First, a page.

SFCM has certainly made a strong showing in New York City this month. Only a couple of weeks ago, the Telegraph Quartet—the Conservatory’s quartet-in-residence—performed a sold-out show at Carnegie Hall that drew critical acclaim. SFCM also hosted a panel discussion at the Greene Space that brought together some of the most visible figures in music programming, performance, and composition to tackle the challenges and opportunities in the music world. But this past week has seen the Conservatory’s students take center stage, both at Carnegie Hall and Davies Symphony Hall, with one of the most renowned composers living and performing today.
On February 16, seven SFCM instrumentalists joined Philip Glass and the Philip Glass Ensemble and the San Francisco Girls Chorus for the premiere of a new version of the composer’s legendary early work, Music with Changing Parts (1970), that features additional voices such as brass and a chorus. The program was repeated on February 20 at Davies Symphony Hall in San Francisco, a presentation by San Francisco Performances.
Both performances received rapturous applause from the audience and critics noted the genre-defining quality of this landmark work, even calling attention to the newly added instrumentation. In a review of the performance at Davies Symphony Hall, the San Francisco Chronicle noted “the sweet-toned contributions of the choral singers and the burnished sonorities of the Conservatory’s brass and woodwind players were critical.”
“It was such an honor and a privilege to work with the Philip Glass Ensemble in New York City,” said Kyle Pompei ’18, one of the students who participated in the performances. “For years, I have listened to and watched recordings of the Philip Glass Ensemble perform Glass’ music live. It was a wonderful opportunity to meet all of the musicians … I learned so much, musically and otherwise, from the rehearsals at the Brooklyn Academy of Music. The performance at Carnegie Hall was especially powerful. It was very moving and fulfilling to see the energetic reaction from the sold-out crowd.”
Another performer, Nicole Hillis ’18, was just as enthused. “This project was an experience that I and, I am sure, the rest of my colleagues from SFCM will cherish forever,” she said. “With a very quick turnaround between rehearsals and performances, things easily fell into place and provided a professional experience for those involved. The ensemble was very welcoming and polite and contributed advice, treating us as colleagues rather than students. Having the opportunity to play at Carnegie Hall in New York City can be considered a stepping stone for any rising musician and I am very fortunate to have made my debut there before I graduate! Davies Hall, although a local venue for us in San Francisco, cannot be overlooked either. Playing in both venues for such enthusiastic audiences was a pleasure and one of the most exhilarating performances I’ve been a part of.”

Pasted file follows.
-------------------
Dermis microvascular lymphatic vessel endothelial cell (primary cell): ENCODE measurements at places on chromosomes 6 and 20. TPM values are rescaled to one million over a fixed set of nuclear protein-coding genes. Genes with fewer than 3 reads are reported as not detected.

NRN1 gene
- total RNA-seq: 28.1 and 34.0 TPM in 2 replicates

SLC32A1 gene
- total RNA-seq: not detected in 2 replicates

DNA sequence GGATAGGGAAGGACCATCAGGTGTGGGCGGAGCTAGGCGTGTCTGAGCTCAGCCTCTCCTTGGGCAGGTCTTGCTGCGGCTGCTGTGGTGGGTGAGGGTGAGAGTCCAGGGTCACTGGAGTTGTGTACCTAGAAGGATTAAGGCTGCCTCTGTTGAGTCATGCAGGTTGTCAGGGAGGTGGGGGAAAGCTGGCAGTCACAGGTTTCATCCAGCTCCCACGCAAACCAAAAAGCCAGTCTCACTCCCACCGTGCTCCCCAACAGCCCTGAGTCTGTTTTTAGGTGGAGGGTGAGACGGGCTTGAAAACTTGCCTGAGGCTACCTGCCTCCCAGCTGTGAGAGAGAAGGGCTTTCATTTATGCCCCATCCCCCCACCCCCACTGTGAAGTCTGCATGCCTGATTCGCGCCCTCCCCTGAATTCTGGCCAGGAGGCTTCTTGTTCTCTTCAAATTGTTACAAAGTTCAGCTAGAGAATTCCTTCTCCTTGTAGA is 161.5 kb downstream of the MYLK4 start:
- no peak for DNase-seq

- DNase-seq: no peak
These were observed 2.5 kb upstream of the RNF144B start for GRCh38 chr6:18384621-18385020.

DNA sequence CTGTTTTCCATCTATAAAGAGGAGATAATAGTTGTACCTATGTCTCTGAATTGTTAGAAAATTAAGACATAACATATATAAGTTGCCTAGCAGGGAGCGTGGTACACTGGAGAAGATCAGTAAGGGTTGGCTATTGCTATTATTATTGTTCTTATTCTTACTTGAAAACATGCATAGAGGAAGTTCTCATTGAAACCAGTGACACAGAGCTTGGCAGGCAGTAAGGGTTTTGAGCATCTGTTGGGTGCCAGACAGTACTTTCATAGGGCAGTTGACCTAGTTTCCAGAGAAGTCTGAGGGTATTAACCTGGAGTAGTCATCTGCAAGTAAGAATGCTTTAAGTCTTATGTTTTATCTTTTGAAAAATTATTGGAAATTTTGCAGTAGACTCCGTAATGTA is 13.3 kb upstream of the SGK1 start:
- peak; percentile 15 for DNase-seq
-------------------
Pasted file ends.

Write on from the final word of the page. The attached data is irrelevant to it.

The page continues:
SFCM Provost and Dean Kate Sheeran was at both performances cheering on SFCM’s students. “I was thrilled to hear our students perform Music with Changing Parts in both New York and San Francisco,” she commented. “The electricity in the air for the sold-out performance at Carnegie Hall and the warmth of the hometown crowd at Davies Hall are both something that none of us will soon forget. In talking with our students afterwards, it was clear to me that they knew the gravity of the opportunity to work directly with Philip Glass, a founder of minimalism. I am so proud of how our students represented SFCM, alongside this American legend and our fantastic neighbors, the San Francisco Girls Chorus.”
While there is something undeniably special about this collaboration in particular, it is a clear representation of the wealth of professional opportunities available to SFCM’s students. Without a doubt, there are many more to come.